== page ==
1 Guidance

This guidance has been partially updated by the NICE guideline on dementia. See update information for more information.

1.1 The three acetylcholinesterase (AChE) inhibitors donepezil, galantamine and rivastigmine as monotherapies are recommended as options for managing mild to moderate Alzheimer's disease under all of the conditions specified in 1.4 and in recommendation 1.5.5 of the NICE guideline on dementia.

1.2 Memantine monotherapy is recommended as an option for managing Alzheimer's disease for people with:

  • moderate Alzheimer's disease who are intolerant of or have a contraindication to AChE inhibitors or

  • severe Alzheimer's disease.

    Treatment should be under the conditions specified in recommendation 1.5.5 in the NICE guideline on dementia.

1.3 This recommendation has been updated and replaced by recommendation 1.5.5 in the NICE guideline on dementia.

1.4 If prescribing an AChE inhibitor (donepezil, galantamine or rivastigmine), treatment should normally be started with the drug with the lowest acquisition cost (taking into account required daily dose and the price per dose once shared care has started). However, an alternative AChE inhibitor could be prescribed if it is considered appropriate when taking into account adverse event profile, expectations about adherence, medical comorbidity, possibility of drug interactions and dosing profiles.

1.5 When using assessment scales to determine the severity of Alzheimer's disease, healthcare professionals should take into account any physical, sensory or learning disabilities, or communication difficulties that could affect the results and make any adjustments they consider appropriate. Healthcare professionals should also be mindful of the need to secure equality of access to treatment for patients from different ethnic groups, in particular those from different cultural backgrounds.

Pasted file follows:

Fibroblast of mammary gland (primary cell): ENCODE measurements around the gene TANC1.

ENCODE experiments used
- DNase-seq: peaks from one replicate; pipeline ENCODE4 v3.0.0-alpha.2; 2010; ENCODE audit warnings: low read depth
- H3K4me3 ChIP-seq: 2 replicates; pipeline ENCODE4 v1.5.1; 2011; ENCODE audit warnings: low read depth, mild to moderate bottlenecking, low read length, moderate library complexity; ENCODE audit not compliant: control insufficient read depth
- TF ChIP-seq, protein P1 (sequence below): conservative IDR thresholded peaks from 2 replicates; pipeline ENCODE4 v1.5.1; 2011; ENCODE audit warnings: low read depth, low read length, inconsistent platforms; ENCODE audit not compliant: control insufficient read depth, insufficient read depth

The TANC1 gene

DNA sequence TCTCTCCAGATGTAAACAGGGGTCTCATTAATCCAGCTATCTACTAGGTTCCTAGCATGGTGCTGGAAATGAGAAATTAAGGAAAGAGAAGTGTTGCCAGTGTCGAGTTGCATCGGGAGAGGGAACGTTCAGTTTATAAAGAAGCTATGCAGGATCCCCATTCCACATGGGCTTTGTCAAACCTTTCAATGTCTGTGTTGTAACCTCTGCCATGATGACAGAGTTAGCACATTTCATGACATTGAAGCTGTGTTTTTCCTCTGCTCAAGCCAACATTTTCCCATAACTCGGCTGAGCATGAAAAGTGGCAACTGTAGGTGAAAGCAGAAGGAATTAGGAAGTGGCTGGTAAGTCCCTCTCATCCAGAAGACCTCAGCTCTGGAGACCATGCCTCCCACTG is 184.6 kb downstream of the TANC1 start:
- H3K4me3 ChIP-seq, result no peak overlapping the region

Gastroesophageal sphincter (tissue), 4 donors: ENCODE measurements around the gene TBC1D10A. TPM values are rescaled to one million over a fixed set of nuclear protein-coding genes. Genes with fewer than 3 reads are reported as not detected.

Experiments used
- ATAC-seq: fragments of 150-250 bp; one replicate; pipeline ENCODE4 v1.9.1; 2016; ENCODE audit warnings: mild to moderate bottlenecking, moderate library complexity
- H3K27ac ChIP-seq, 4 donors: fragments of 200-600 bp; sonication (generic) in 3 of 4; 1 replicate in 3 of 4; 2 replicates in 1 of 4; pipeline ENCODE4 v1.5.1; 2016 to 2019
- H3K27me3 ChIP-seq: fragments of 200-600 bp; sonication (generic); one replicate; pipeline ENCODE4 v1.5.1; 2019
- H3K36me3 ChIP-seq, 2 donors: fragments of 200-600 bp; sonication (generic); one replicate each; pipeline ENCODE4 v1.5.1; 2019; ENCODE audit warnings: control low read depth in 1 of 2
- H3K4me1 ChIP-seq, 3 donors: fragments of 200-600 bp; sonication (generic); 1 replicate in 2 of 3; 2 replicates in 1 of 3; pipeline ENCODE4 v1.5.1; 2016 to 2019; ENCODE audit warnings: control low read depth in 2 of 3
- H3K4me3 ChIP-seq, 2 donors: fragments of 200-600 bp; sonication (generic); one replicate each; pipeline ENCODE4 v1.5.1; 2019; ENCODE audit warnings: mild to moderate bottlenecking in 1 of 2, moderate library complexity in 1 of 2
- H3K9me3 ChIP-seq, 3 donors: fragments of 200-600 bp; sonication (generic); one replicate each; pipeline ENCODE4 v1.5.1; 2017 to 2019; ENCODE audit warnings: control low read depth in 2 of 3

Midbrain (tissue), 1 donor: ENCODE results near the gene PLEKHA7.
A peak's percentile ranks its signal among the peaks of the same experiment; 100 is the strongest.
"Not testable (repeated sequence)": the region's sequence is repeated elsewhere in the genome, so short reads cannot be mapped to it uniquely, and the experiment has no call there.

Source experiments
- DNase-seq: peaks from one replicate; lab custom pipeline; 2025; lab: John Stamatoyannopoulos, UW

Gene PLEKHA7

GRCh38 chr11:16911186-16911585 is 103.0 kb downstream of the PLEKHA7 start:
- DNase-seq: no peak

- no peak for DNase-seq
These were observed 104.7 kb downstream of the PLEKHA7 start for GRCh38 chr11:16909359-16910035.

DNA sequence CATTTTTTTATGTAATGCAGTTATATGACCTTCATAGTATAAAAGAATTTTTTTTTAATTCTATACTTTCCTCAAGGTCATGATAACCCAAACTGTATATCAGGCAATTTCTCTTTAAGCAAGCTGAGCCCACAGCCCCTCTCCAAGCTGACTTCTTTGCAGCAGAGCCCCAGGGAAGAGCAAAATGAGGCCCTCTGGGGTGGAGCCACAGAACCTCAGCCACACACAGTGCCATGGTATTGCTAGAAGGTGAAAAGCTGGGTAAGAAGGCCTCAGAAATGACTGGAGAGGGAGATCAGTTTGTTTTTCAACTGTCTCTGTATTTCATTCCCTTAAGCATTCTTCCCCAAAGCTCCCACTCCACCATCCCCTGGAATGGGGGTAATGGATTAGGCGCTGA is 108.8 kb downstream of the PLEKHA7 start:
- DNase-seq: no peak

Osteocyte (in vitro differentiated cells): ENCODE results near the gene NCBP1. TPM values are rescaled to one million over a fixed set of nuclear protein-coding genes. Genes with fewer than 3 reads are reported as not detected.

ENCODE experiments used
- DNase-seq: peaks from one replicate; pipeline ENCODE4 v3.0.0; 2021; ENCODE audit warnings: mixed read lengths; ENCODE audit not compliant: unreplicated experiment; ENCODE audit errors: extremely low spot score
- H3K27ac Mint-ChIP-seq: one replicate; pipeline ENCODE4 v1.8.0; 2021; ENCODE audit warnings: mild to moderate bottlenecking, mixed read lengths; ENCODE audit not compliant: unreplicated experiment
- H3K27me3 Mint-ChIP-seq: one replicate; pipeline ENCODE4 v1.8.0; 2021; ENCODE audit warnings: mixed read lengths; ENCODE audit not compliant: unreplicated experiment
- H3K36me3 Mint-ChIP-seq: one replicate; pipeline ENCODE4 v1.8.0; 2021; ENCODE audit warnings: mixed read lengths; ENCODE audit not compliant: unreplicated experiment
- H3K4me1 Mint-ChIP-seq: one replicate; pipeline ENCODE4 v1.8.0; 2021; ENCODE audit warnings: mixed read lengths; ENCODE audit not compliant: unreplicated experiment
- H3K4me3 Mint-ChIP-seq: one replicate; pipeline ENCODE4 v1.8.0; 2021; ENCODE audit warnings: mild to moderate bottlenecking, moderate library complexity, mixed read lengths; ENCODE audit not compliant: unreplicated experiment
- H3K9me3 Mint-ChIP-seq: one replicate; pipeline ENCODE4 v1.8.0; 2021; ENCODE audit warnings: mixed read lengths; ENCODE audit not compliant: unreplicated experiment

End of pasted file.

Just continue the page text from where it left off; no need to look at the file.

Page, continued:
1.6 When assessing the severity of Alzheimer's disease and the need for treatment, healthcare professionals should not rely solely on cognition scores in circumstances in which it would be inappropriate to do so. These include:

  • if the cognition score is not, or is not by itself, a clinically appropriate tool for assessing the severity of that patient's dementia because of the patient's learning difficulties or other disabilities (for example, sensory impairments), linguistic or other communication difficulties or level of education or

  • if it is not possible to apply the tool in a language in which the patient is sufficiently fluent for it to be appropriate for assessing the severity of dementia or

  • if there are other similar reasons why using a cognition score, or the score alone, would be inappropriate for assessing the severity of dementia.

    In such cases healthcare professionals should determine the need for initiation or continuation of treatment by using another appropriate method of assessment.

  • National Institute for Health and Care Excellence (NICE)